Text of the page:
Levi Rickert, editor-in-chief in Native Currents. Discussion »
ALEXANDRIA, VIRGINIA The American Indian Higher Education Consortium, the collective spirit and unifying voice of the 37 tribal colleges and universities in Indian country, released information on Friday about the long-term negative impact the sequestration will have on the tribal colleges and universities. Some 88,000 American Indians and Alaska Native students and community members are served by these higher education institutions.
The sequestration - across-the-board cuts - went into effect on March 1 as a means to reduce the federal deficit.
Carrie Billy Navajo
“Sequestration undermines the trust, treaty, and statutory obligations to American Indian tribal governments. It is a travesty to democracy and could be cataclysmic for American Indian higher education, which impacts every aspect of life in our nation's tribal communities and reservations,”
said Carrie L. Billy, Navajo, president and chief executive officer of the American Indian Higher Education Consortium.
“To be clear, we are not seeking any handouts. We are only asking that Congress find a solution that avoids doing away with programs and services on which the nation's only tribal institutions of higher education and their American Indian students rely. It is not too late. Congress has until March 27, before the continuing resolution that is keeping the government functioning expires,”
The following are a few examples to illustrate the effects of this first seven-month phase of sequestration on tribal colleges and universities:
Sitting Bull College, on the Standing Rock Sioux reservation in North Dakota and South Dakota, faces a cut of nearly $1 million. In addition to shifting health insurance costs to employees, freezing salaries, and eliminating planned COLAs, the college will be forced to close its doors this summer, which means the elimination of programs for high school and middle school students and the potential cancellation of the college's annual Lakota Language Summit, at a time when Native languages are threatened with extinction.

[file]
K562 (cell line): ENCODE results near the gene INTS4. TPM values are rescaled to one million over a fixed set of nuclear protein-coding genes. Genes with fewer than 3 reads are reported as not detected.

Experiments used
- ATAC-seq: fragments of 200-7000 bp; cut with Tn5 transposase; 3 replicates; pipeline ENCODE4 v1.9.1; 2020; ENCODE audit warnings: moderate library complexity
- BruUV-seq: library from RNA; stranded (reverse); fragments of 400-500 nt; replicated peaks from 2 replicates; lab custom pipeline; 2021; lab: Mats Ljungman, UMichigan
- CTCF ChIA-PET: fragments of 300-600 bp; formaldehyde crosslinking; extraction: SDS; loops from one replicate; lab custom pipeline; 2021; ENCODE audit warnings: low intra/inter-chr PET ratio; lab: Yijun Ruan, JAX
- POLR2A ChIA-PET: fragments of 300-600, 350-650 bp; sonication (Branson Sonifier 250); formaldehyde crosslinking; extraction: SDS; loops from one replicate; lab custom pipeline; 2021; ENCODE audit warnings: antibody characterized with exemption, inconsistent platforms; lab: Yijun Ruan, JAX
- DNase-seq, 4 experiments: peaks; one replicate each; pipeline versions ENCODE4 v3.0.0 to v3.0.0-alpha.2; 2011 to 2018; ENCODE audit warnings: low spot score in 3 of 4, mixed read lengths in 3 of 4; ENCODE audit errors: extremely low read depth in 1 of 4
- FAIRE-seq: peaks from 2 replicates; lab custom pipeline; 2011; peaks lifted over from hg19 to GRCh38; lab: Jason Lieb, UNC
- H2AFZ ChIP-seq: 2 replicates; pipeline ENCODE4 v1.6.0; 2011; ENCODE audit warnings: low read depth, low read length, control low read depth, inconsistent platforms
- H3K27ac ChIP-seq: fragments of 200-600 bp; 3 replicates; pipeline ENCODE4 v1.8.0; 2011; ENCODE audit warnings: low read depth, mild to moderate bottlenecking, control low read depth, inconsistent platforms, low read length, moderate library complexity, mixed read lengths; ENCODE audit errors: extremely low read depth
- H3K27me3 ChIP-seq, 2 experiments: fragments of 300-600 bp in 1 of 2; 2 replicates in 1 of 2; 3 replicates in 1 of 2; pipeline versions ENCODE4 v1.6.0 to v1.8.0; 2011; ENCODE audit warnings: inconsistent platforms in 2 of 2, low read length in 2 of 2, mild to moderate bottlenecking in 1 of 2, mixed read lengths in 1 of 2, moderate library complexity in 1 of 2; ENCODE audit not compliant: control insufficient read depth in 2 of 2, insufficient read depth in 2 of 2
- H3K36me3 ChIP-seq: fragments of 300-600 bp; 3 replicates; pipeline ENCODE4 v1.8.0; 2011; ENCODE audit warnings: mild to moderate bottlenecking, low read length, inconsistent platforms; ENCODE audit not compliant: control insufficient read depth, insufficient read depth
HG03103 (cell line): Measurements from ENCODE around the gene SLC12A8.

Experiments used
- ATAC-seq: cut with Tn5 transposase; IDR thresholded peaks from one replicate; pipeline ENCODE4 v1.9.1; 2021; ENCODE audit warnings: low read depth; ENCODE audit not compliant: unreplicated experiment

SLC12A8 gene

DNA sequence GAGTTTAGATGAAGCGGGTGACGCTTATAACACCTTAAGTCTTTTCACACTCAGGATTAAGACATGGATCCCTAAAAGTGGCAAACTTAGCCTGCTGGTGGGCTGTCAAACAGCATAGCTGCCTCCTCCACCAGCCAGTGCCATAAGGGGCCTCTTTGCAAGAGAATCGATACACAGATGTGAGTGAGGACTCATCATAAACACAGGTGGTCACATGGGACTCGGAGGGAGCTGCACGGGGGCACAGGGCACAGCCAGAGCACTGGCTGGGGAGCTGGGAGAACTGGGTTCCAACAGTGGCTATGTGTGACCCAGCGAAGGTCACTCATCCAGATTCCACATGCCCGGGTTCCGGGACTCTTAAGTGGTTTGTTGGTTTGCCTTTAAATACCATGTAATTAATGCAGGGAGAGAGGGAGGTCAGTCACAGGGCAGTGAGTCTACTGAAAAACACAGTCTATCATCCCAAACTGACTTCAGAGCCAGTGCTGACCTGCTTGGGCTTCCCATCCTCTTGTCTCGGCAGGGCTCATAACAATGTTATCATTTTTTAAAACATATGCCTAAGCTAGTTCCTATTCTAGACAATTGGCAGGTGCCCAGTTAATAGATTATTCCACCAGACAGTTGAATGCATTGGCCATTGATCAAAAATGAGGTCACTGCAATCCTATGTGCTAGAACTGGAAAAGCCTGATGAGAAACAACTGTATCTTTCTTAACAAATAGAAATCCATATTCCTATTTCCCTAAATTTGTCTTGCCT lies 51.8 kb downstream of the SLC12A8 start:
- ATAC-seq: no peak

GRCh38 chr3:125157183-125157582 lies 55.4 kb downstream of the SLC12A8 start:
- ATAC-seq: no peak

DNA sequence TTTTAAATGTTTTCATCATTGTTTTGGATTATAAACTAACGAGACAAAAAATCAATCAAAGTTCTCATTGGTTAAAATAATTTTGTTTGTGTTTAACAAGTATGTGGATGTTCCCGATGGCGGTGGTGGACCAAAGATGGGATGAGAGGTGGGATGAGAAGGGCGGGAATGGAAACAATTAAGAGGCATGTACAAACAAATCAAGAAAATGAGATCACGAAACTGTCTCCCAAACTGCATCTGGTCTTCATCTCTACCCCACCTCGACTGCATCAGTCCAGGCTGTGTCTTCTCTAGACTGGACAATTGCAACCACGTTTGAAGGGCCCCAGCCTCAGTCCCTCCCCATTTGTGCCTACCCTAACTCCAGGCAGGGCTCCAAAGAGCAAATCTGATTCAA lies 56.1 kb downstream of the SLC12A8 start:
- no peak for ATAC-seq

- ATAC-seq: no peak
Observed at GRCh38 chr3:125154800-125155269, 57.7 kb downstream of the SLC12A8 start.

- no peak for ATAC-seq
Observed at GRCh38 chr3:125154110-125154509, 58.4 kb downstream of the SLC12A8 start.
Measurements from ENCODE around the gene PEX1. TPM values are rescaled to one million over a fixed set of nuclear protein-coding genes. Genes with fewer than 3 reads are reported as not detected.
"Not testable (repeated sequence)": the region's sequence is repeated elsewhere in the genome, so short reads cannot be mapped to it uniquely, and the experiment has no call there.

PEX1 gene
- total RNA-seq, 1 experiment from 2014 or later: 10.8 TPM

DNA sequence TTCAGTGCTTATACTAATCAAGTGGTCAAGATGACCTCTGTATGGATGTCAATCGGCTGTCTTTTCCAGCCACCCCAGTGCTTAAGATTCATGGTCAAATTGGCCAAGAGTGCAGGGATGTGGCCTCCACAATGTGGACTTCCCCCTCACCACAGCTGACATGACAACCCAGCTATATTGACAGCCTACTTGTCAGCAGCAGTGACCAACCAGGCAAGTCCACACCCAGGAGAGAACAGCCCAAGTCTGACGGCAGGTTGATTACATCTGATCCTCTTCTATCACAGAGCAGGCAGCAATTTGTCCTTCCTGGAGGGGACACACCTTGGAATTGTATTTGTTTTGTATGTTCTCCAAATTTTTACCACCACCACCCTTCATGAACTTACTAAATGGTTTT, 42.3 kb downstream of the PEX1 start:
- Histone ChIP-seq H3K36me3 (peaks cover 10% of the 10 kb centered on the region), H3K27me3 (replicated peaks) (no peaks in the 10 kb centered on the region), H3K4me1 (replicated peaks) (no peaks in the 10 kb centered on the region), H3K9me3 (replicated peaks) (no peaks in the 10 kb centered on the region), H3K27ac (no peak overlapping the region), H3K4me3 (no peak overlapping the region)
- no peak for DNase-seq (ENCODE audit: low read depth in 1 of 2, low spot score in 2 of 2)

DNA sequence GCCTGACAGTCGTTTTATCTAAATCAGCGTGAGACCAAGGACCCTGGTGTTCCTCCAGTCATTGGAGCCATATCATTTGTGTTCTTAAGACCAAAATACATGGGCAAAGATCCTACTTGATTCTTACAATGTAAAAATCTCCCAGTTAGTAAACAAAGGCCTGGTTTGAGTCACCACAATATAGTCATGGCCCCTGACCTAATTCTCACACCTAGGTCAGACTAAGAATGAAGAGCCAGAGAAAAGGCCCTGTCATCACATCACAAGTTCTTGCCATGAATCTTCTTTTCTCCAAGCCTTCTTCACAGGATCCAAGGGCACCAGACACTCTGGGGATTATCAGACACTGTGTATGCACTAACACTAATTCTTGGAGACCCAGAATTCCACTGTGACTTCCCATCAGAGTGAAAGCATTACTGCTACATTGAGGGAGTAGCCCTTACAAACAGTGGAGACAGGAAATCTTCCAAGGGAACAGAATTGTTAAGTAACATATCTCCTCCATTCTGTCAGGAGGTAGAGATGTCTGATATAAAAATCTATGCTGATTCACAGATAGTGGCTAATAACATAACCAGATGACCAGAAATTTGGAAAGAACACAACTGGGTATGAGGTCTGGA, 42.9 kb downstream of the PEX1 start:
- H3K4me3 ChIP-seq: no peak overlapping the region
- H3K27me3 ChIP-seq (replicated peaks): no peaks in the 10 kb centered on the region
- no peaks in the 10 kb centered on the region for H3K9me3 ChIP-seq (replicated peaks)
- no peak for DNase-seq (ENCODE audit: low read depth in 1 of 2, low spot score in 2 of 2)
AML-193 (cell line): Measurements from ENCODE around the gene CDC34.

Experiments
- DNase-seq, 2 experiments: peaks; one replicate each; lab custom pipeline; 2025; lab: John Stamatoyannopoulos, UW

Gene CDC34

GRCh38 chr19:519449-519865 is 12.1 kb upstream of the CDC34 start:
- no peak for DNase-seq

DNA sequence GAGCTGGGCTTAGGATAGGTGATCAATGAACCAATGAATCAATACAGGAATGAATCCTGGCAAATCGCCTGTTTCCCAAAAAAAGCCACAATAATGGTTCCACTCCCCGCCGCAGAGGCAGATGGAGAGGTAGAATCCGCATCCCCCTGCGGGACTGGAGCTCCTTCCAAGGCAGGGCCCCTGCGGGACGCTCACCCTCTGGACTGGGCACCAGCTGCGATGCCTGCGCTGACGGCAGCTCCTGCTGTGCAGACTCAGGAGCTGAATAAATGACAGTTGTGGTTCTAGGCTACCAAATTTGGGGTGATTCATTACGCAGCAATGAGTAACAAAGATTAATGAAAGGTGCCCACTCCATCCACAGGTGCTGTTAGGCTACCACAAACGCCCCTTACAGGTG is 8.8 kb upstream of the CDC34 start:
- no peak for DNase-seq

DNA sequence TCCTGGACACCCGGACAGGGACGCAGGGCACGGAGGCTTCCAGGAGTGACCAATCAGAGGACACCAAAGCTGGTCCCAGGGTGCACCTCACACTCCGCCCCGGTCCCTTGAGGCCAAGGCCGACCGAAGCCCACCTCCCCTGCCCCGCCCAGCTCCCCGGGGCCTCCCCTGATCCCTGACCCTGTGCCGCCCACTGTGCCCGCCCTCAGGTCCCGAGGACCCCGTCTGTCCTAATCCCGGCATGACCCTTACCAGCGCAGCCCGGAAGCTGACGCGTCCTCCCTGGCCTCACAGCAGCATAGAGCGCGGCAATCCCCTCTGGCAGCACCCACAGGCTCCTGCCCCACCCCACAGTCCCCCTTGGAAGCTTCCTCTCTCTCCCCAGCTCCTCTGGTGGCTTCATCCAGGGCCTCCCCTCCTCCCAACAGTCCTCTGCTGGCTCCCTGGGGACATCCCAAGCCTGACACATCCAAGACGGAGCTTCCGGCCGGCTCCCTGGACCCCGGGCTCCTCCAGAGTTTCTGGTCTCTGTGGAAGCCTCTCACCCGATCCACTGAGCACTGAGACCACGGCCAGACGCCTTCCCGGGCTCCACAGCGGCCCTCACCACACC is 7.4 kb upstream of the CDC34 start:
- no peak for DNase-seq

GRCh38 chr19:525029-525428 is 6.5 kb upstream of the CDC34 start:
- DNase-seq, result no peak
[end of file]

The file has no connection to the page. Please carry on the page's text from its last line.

Fort Peck Community College, on the remote Fort Peck reservation in northeastern Montana, will be forced to close its community-based Wellness Centers in both Poplar and Wolf Point, eliminate its GED and Adult Basic Education program, and end extracurricular activities for students. These cuts could trigger a devastating domino effect since American Indians have higher high school drop-out rates and higher mortality rates from diabetes, accidents, liver disease, suicide, homicide, and chronic liver disease compared with other racial and ethnic groups.
Little Big Horn College, in Crow Agency, Montana, will lose $225,000 from its basic institutional operations budget, which translates to the loss of two faculty positions and the elimination of its summer session. Students who need to meet requirements to complete their associate's degree programs will now require more time to graduate, increasing costs to students, families, and the federal government. The college is also considering a four-day summer work week, essentially cutting staff incomes by 20 percent. For the hard working staff at the college-some of whom are single parents and many of whom support extended families-a cut of this magnitude goes far beyond eliminating luxuries. It means the elimination of food, gas, and daycare.
College of Menominee Nation, in Keshena, Wisconsin, faces a cut of $1.1 million, which equates to the loss of funding for 35 employees, the projected loss of 100 or more American Indian students, and the elimination of some courses of study-crippling the economic growth potential of this small, rural community.
Ilisagvik College, in Barrow, Alaska-one of the most remote and isolated parts of the country-would experience a cut of $355,000. This will directly impact the college's Student Success Center activities, including tutors, learning center staff, and student support services. The college will also be analyzing their distance education costs, teacher education programs, and library services, which are in all eight communities across Alaska's North Slope. Ilisagvik's thriving Extension program and summer camp bridging programs for Native Alaskan youth are also threatened by these cuts.
“It would be a real disaster if we were to lose these funds,”
said Pearl Brower, Ilisagvik College president.
posted March 4, 2013 9:10 am est